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Wonderful Werner is the future of Germany...and maybe Bayern

11:00 AM GMT+4 17/06/2018
Timo Werner Germany
It will be a huge tournament for the Bundesliga's brightest young talent as clubs as big as Bayern Munich reportedly consider a bid for his services

It’s touch and go whether Bayern Munich will have Robert Lewandowski up front next season because his agent has got into the habit of saying that he wants a transfer . Bayern understandably are not happy about it .

He is one of their flagship players, responsible for more than 150 goals in less than 200 games, and they are not the kind of club whose players successfully agitate for a move away. Instead, they consider themselves the kind of club where players come to peak, like Real Madrid or Barcelona.

Bayern may well end up selling Lewandowski – and his fruitless performance in the Champions League semi-finals against Real Madrid might have helped convince sections of the support that his spark is going out – and like all super clubs, plans are being drawn up to replace him .

Sandro Wagner was signed in January as a back-up and is not the type of forward a massive team like Bayern can rely on for years into the future. Instead, talk has again turned to RB Leipzig’s Timo Werner, Germany’s starting centre-forward at this World Cup.

His representative revealed this week that Bayern tried for Werner all the way back in 2014 – when he was just 18 and playing for Stuttgart - and rumours of a move there this summer have begun to swirl in Germany.

"In 2014, when Michael Reschke started at Bayern, there was loose contact with Timo regarding Munich," Karlheinz Forster told Sport Bild this week. “At the time it would not have been a good idea and Timo's step would not have been the right one."

Granted, they are not always the best club for a teenager to break through but Bayern have watched intently as Werner has since established himself as one of the most exciting prospects in European football. His time at Leipzig has coincided with the climax of that club’s rise to the fringes of Germany’s elite.

A second place Bundesliga finish in 2016-17 brought 21 league goals from Werner and he weighed in with 13 more last term. The 22-year-old – like Leipzig as a whole – endured a little more difficulty last season but he worked hard enough and scored often enough to stay in Joachim Low’s plans for Russia 2018.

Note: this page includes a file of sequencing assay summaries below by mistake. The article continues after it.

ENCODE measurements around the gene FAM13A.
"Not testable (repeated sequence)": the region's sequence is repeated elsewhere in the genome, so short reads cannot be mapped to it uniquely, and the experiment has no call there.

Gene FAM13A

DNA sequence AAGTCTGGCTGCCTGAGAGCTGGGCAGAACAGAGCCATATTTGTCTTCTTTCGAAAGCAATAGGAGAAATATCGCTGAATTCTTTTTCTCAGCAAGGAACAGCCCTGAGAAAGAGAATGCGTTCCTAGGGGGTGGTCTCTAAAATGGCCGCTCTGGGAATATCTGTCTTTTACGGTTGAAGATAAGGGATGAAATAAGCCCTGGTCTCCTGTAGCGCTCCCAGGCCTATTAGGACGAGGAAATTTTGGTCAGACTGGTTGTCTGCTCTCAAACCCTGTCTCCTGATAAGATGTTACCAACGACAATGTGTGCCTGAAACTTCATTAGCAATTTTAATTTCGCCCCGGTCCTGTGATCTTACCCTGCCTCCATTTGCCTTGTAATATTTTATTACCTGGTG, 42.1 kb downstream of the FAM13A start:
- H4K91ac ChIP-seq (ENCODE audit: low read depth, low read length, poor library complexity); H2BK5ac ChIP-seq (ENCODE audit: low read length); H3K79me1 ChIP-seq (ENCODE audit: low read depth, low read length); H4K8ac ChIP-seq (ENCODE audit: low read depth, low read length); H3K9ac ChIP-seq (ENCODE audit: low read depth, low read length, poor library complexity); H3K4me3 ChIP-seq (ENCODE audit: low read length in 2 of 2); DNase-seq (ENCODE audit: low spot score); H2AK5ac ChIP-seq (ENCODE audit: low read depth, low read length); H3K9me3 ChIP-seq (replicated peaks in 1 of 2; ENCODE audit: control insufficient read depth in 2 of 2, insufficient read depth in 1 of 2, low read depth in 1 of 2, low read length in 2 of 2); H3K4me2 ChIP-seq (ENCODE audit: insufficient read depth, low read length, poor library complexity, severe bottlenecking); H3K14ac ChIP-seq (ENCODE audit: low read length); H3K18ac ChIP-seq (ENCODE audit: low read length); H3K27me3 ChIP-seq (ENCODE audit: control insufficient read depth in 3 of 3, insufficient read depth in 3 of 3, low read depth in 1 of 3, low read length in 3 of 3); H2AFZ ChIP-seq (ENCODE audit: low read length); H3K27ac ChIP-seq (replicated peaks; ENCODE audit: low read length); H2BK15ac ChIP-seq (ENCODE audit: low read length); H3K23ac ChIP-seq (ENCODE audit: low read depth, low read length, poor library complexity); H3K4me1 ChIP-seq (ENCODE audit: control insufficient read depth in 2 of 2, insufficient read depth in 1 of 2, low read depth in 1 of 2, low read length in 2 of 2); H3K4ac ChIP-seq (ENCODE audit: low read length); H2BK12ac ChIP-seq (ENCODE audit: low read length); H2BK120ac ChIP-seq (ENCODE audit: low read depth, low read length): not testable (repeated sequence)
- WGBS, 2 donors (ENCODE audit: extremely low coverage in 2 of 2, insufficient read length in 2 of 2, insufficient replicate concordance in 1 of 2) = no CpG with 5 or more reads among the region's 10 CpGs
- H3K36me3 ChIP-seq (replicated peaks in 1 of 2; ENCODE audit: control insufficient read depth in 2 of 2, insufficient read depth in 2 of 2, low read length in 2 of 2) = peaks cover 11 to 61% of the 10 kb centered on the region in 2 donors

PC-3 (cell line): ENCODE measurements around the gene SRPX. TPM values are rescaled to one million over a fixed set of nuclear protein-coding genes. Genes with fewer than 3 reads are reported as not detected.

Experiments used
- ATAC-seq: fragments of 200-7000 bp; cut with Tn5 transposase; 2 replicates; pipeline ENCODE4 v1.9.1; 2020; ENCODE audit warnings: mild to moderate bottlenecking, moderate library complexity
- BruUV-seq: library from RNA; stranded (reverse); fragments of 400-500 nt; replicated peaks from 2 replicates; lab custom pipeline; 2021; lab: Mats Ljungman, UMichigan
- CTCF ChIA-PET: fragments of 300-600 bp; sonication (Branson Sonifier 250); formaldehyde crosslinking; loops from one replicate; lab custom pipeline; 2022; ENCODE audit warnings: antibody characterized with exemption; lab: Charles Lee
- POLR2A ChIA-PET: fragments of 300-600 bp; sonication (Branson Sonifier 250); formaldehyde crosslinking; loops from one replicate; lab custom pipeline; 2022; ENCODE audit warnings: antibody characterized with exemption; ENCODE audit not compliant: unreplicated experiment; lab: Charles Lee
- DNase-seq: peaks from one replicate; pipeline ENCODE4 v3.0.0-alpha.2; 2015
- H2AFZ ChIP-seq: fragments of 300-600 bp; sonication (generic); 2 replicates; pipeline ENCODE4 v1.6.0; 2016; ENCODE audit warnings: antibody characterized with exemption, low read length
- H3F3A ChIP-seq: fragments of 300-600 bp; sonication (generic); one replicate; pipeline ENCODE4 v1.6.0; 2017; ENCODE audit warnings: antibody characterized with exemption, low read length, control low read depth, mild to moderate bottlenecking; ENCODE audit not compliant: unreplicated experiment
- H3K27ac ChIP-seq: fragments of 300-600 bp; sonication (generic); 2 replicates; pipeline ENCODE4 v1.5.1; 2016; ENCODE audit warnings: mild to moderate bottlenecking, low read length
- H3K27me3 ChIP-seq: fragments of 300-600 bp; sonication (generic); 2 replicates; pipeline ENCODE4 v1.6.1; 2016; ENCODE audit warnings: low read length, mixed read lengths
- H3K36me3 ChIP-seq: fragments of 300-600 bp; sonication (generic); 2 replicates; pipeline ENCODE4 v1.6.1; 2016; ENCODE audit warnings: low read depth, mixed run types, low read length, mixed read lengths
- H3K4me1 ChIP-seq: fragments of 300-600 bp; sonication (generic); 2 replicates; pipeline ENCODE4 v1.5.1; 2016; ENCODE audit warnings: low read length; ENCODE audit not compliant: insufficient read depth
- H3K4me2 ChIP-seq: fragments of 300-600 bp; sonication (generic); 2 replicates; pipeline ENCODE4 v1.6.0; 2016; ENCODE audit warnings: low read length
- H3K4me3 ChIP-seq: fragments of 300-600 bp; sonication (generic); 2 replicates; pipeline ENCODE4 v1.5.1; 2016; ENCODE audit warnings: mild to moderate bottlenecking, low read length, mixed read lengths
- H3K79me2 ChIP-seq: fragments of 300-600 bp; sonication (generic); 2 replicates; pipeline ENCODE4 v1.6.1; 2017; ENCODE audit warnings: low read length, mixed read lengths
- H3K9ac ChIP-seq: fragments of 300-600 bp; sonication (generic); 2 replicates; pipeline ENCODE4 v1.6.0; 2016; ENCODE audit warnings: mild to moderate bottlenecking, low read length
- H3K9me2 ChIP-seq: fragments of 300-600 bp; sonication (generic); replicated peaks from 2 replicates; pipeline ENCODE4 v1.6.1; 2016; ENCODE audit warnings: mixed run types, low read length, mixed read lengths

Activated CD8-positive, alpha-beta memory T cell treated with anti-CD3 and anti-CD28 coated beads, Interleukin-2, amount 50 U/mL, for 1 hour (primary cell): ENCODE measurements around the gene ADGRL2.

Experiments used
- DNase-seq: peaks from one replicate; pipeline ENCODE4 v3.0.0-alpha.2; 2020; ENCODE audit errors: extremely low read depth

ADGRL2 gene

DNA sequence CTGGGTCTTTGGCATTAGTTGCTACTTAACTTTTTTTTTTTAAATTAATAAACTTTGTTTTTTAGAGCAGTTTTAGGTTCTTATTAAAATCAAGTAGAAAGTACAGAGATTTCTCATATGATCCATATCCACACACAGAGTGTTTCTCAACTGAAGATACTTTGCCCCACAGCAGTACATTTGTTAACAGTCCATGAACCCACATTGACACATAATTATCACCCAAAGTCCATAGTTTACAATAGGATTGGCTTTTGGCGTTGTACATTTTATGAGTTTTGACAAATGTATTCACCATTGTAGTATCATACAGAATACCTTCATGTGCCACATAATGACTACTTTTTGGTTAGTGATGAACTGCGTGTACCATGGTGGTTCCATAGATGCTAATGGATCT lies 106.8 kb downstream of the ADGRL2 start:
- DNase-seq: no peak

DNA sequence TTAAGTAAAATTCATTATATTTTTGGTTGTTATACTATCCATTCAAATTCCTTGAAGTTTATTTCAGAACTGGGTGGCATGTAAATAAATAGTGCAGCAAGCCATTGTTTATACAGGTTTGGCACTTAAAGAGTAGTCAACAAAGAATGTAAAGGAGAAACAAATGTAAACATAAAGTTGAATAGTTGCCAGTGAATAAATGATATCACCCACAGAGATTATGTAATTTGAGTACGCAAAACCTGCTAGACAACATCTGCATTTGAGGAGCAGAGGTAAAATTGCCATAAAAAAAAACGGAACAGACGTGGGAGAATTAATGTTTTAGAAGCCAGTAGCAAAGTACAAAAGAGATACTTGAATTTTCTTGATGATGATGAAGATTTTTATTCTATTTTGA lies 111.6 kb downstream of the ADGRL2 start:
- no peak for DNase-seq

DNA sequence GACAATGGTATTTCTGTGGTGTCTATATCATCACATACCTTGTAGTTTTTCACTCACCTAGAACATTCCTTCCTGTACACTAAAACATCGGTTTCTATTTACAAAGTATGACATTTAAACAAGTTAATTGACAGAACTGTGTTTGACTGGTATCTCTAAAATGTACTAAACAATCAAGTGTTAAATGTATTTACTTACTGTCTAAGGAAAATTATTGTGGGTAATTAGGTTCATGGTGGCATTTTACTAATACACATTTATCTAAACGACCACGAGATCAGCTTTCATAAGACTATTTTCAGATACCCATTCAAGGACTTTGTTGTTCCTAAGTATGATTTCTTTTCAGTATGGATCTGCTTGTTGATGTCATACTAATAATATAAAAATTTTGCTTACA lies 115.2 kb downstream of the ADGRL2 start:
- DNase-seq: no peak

He made his international debut in Lukas Podolski’s farewell international against England last March and has hit the ground running. Werner was among the pretenders included in Germany’s Confederations Cup squad last summer and took his opportunity with more established players back at the beach. He scored three times and added two more assists to take home the tournament’s golden boot award.

And while the likes of Leroy Sane – who missed the tournament – have been culled due to their lack of impact in the national colours, Werner has broken through and made it to Low’s preferred XI.

His total of eight goals in 14 caps is impressive in its own right but it’s not just about goals with Werner. He has given Germany pace, aggression and intensity up front. A static figure in the shape of Miroslav Klose or Mario Gomez has led the line in the past few tournaments; players who rely on service to feet and simply don’t provide the threat of going in behind. Werner is different. His pace carries him into places opposition defences would rather he didn’t go. And once he’s one on one, his finishing is accurate.

Germany are seeking to retain the World Cup and no team has done that since Brazil in 1962. They are a different team this year than 2014 with old stagers like Philipp Lahm, Bastian Schweinsteiger and Podolski all having taken their leave. The scene belongs to the new players now, of which Werner is the brightest star.

It’s expected that he’ll be Germany’s centre forward not only for this tournament but for many to come. And depending on how things go here in Russia, that big money move to Bayern might move a step closer.